Drum Corps International
Yet even more drum corps as a love connection

Yet even more drum corps as a love connection

by Michael Boo

In the spirit of Holiday warmth and love, the two stories below are the sixth in the series of drum corps love connection columns. Love of Corps Leads to Love in Life: April 25, 2003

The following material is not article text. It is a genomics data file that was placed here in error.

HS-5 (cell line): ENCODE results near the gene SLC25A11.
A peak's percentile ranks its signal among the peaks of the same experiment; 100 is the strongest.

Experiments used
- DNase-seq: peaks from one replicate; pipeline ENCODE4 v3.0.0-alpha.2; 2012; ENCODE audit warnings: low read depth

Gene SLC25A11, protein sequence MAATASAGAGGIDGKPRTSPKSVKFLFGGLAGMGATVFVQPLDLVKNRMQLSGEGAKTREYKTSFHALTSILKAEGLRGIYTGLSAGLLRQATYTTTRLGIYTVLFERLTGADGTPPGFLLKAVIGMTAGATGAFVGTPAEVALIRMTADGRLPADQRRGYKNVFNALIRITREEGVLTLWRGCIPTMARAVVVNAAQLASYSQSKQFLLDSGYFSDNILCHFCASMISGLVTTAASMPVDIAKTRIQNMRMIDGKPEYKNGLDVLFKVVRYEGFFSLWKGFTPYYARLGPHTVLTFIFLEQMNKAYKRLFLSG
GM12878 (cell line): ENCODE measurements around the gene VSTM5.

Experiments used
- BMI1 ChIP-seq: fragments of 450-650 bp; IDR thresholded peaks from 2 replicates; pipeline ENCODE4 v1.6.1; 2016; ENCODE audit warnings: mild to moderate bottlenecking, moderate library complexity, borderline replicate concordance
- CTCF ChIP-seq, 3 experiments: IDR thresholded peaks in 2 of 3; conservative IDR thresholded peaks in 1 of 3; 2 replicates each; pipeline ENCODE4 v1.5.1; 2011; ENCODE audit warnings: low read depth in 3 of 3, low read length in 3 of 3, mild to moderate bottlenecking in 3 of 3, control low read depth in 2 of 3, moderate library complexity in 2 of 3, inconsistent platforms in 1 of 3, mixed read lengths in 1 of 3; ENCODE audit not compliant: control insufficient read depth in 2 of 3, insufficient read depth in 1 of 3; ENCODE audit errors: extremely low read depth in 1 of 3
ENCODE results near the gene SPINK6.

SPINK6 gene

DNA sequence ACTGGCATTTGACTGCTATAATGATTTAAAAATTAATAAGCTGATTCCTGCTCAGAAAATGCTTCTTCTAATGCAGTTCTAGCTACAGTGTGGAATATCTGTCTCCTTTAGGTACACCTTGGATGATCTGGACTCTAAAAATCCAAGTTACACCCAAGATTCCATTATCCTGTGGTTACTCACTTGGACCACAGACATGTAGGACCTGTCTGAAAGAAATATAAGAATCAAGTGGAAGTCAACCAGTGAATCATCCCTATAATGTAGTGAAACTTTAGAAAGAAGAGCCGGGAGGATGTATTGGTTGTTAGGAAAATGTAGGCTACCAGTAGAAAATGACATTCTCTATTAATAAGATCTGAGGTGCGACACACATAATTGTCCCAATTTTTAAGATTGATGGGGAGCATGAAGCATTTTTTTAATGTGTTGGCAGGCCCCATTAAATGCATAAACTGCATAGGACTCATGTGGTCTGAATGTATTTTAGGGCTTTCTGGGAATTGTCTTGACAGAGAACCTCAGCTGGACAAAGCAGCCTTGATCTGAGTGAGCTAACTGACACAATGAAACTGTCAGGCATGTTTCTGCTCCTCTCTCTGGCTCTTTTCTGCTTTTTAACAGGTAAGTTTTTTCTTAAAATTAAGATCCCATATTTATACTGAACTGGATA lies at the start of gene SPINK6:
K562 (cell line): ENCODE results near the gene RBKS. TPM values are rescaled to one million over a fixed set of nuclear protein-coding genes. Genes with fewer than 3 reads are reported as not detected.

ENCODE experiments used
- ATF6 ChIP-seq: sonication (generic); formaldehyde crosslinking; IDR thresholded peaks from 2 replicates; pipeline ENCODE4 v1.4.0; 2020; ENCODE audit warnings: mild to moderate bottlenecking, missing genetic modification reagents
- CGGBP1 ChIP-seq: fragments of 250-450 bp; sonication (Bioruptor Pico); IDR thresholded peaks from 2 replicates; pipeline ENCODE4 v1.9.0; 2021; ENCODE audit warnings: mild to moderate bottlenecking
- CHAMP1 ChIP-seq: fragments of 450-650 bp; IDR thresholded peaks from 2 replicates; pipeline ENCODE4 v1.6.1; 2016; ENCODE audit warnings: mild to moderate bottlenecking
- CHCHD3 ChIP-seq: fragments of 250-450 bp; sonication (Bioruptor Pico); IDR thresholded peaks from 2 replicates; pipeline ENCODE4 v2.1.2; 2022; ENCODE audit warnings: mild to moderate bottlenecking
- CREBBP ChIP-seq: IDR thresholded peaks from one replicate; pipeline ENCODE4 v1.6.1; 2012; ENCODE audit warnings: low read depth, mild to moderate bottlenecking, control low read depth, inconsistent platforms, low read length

Drum Corps as a Love Connection: May 16, 2003
Love Connection Amazing Stories: June 13, 2003
More Drum Corps as a Love Connection, July 11, 2003